And so, he started the Family Unit, which he describes as “ a community of young people intent on growing horizontally, closer to each other, and vertically, closer to God.”

* * *

The first week 21 people showed up, too many for Nu Cafe’s back conference room. So they moved into a corner of the main dining room, and there Mr. Bowser preached.

The next week 26 people came. Then 31. And then 34.

This week, 43 people attended, enough to fill the main dining room.

For the first part of the meetings, people simply listen. Mr. Bowser talks about Scripture, salvation and how it relates to everyday life.

“I was dead, now I’m alive. I was so broken,” he said. “I’m not here to point out people’s sins. I am a 26-year-old who loves Moe’s (Mexican restaurant) too much … I’m here to love these people until they can love themselves.”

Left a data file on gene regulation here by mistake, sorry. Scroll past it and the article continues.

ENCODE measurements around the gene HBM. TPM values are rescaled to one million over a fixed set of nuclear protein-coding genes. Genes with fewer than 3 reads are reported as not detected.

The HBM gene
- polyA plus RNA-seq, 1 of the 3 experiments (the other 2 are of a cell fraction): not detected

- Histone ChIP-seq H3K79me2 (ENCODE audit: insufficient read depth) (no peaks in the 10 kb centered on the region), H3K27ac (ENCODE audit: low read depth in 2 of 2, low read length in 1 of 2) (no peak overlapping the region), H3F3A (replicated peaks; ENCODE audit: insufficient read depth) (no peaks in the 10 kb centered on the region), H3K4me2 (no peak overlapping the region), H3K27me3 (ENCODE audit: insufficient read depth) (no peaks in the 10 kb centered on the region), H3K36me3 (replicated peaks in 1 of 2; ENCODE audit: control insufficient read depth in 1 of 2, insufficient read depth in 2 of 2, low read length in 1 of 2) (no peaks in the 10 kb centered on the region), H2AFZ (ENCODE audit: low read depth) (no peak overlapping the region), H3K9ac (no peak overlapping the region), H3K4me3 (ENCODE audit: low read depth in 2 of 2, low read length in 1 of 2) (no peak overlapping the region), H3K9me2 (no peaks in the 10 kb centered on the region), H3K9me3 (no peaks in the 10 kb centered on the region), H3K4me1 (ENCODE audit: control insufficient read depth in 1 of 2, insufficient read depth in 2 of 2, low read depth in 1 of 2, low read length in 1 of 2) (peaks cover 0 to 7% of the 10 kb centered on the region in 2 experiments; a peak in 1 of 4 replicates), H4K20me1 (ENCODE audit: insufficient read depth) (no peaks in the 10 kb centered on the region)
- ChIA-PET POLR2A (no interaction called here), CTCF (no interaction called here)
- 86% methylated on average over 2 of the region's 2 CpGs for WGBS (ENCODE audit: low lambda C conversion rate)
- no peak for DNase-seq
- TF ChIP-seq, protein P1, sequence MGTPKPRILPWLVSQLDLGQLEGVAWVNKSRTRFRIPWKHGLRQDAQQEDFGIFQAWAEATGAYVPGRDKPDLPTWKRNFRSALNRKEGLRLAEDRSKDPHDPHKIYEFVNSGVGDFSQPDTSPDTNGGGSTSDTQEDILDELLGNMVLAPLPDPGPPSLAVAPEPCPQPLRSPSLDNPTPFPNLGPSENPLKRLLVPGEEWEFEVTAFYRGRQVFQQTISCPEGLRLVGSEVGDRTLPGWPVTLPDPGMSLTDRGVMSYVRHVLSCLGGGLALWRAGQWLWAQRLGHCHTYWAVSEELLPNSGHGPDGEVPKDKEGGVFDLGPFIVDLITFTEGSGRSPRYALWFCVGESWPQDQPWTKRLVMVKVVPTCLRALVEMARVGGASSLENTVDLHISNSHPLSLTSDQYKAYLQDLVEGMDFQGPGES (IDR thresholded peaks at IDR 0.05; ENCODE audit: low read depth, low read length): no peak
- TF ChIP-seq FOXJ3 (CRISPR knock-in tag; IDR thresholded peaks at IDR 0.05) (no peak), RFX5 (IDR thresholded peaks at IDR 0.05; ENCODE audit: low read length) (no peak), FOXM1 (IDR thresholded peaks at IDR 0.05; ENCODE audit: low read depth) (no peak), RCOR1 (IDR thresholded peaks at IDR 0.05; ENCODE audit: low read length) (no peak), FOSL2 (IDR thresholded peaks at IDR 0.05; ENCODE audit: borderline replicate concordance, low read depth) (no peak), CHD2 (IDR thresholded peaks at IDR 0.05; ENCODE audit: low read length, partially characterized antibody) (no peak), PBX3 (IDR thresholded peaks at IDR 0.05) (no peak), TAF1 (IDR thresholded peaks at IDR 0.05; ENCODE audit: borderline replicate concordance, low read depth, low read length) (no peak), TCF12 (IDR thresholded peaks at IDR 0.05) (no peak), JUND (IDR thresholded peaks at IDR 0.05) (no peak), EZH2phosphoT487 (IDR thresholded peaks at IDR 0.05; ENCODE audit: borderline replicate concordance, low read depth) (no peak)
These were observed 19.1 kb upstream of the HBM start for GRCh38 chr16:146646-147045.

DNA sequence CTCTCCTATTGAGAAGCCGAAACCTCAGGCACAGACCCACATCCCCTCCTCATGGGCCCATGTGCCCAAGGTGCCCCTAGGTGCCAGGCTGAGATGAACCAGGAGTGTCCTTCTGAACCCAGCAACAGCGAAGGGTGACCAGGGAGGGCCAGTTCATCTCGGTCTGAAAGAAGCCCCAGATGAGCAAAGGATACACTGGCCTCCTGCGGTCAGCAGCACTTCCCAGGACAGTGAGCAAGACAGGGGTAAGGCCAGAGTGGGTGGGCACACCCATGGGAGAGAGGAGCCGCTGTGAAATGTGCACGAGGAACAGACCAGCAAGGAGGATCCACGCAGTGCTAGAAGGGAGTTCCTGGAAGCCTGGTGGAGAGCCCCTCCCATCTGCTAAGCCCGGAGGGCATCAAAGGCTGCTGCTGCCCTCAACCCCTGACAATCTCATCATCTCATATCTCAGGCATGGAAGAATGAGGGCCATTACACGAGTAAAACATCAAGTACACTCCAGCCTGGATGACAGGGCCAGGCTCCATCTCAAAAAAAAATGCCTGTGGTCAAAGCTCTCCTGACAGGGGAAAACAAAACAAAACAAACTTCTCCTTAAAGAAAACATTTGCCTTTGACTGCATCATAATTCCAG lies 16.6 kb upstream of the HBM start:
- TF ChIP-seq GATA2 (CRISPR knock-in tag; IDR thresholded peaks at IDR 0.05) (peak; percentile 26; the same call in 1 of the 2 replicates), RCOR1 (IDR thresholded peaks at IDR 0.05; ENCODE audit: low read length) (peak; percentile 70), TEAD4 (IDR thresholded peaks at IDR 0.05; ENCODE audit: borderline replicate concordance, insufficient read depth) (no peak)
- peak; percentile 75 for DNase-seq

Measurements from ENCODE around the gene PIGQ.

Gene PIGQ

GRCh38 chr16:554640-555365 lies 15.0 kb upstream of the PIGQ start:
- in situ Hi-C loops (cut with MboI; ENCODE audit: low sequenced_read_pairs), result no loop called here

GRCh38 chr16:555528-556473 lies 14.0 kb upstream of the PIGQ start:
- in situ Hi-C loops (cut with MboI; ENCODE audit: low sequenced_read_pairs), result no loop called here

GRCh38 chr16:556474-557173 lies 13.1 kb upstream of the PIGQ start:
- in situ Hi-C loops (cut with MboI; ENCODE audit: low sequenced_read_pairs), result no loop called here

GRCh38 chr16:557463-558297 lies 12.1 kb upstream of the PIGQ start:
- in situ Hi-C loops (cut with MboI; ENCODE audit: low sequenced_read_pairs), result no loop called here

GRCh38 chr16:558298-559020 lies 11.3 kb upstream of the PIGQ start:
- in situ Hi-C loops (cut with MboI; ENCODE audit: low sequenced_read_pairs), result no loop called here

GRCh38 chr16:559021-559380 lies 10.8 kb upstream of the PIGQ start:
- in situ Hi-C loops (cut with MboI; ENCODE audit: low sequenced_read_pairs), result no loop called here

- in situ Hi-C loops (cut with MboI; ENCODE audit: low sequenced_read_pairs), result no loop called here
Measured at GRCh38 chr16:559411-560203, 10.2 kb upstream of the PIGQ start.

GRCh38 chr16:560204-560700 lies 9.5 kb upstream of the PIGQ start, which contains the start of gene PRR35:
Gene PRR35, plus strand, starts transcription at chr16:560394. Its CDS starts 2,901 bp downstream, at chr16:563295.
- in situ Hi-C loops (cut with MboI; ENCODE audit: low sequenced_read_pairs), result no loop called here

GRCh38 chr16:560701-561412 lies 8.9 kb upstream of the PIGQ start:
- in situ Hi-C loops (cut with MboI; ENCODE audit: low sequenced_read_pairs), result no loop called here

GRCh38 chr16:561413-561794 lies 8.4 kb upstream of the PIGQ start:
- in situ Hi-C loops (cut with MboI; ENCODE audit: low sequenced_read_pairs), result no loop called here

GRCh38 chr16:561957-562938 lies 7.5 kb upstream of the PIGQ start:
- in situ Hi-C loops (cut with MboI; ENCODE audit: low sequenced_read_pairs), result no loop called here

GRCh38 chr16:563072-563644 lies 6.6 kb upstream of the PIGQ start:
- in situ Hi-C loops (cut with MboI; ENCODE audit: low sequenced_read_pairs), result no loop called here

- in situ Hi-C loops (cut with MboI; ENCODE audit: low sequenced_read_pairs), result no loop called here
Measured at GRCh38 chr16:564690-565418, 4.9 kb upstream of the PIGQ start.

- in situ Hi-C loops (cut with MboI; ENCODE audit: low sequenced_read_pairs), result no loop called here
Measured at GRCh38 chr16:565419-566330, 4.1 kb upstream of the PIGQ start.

Then, breaking into small groups, they have a half hour to talk about the message, their lives and get to know one another. At the end, they come together for a final group prayer and Mr. Bowser asks if anyone would like to pledge to devote themselves to God. A handful of people have so far, including friends of Mr. Bowser, like the young man this week.

“He used to shoot heroin in my bathroom,” Mr. Bowser said. The Family Unit, he said, is not a place for the perfect. He wants it to be a place where a user can come with the smell of smoke still lingering on their clothing and start anew.

“Jesus said it’s not the well that need a doctor, it’s the sick,” Mr. Bowser said. “We want the lost and the broken.”

* * *